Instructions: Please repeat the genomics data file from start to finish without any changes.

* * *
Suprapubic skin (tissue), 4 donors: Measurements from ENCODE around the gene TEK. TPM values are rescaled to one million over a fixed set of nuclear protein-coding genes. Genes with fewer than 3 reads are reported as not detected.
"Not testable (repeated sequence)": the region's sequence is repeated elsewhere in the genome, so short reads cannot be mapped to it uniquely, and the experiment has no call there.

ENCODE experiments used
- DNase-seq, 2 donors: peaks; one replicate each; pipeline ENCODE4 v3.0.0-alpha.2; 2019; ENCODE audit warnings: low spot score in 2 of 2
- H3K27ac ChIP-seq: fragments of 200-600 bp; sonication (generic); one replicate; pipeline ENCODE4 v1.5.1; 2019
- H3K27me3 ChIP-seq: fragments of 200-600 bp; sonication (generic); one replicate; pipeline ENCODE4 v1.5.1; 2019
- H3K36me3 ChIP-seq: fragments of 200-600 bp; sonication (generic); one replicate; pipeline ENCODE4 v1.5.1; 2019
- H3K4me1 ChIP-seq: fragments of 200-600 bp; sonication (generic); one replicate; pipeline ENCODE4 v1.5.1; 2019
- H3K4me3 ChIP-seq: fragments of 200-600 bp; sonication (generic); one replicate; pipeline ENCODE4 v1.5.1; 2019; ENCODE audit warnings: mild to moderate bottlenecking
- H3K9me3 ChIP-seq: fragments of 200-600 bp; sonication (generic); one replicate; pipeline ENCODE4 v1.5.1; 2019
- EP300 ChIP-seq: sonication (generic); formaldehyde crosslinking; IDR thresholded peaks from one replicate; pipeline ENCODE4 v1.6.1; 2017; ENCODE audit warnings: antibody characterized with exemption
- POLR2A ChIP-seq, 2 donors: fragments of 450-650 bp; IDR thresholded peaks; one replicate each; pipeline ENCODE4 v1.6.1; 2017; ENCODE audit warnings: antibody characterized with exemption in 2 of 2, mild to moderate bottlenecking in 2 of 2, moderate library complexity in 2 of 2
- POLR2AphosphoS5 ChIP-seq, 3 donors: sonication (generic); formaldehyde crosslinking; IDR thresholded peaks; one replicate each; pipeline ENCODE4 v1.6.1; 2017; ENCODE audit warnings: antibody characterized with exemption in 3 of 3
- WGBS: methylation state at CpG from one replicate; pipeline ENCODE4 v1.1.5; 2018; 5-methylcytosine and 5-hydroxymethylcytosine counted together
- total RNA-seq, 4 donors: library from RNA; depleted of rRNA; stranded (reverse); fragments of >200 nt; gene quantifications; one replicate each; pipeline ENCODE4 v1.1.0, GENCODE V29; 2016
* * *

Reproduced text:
Suprapubic skin (tissue), 4 donors: Measurements from ENCODE around the gene TEK. TPM values are rescaled to one million over a fixed set of nuclear protein-coding genes. Genes with fewer than 3 reads are reported as not detected.
"Not testable (repeated sequence)": the region's sequence is repeated elsewhere in the genome, so short reads cannot be mapped to it uniquely, and the experiment has no call there.

ENCODE experiments used
- DNase-seq, 2 donors: peaks; one replicate each; pipeline ENCODE4 v3.0.0-alpha.2; 2019; ENCODE audit warnings: low spot score in 2 of 2
- H3K27ac ChIP-seq: fragments of 200-600 bp; sonication (generic); one replicate; pipeline ENCODE4 v1.5.1; 2019
- H3K27me3 ChIP-seq: fragments of 200-600 bp; sonication (generic); one replicate; pipeline ENCODE4 v1.5.1; 2019
- H3K36me3 ChIP-seq: fragments of 200-600 bp; sonication (generic); one replicate; pipeline ENCODE4 v1.5.1; 2019
- H3K4me1 ChIP-seq: fragments of 200-600 bp; sonication (generic); one replicate; pipeline ENCODE4 v1.5.1; 2019
- H3K4me3 ChIP-seq: fragments of 200-600 bp; sonication (generic); one replicate; pipeline ENCODE4 v1.5.1; 2019; ENCODE audit warnings: mild to moderate bottlenecking
- H3K9me3 ChIP-seq: fragments of 200-600 bp; sonication (generic); one replicate; pipeline ENCODE4 v1.5.1; 2019
- EP300 ChIP-seq: sonication (generic); formaldehyde crosslinking; IDR thresholded peaks from one replicate; pipeline ENCODE4 v1.6.1; 2017; ENCODE audit warnings: antibody characterized with exemption
- POLR2A ChIP-seq, 2 donors: fragments of 450-650 bp; IDR thresholded peaks; one replicate each; pipeline ENCODE4 v1.6.1; 2017; ENCODE audit warnings: antibody characterized with exemption in 2 of 2, mild to moderate bottlenecking in 2 of 2, moderate library complexity in 2 of 2
- POLR2AphosphoS5 ChIP-seq, 3 donors: sonication (generic); formaldehyde crosslinking; IDR thresholded peaks; one replicate each; pipeline ENCODE4 v1.6.1; 2017; ENCODE audit warnings: antibody characterized with exemption in 3 of 3
- WGBS: methylation state at CpG from one replicate; pipeline ENCODE4 v1.1.5; 2018; 5-methylcytosine and 5-hydroxymethylcytosine counted together
- total RNA-seq, 4 donors: library from RNA; depleted of rRNA; stranded (reverse); fragments of >200 nt; gene quantifications; one replicate each; pipeline ENCODE4 v1.1.0, GENCODE V29; 2016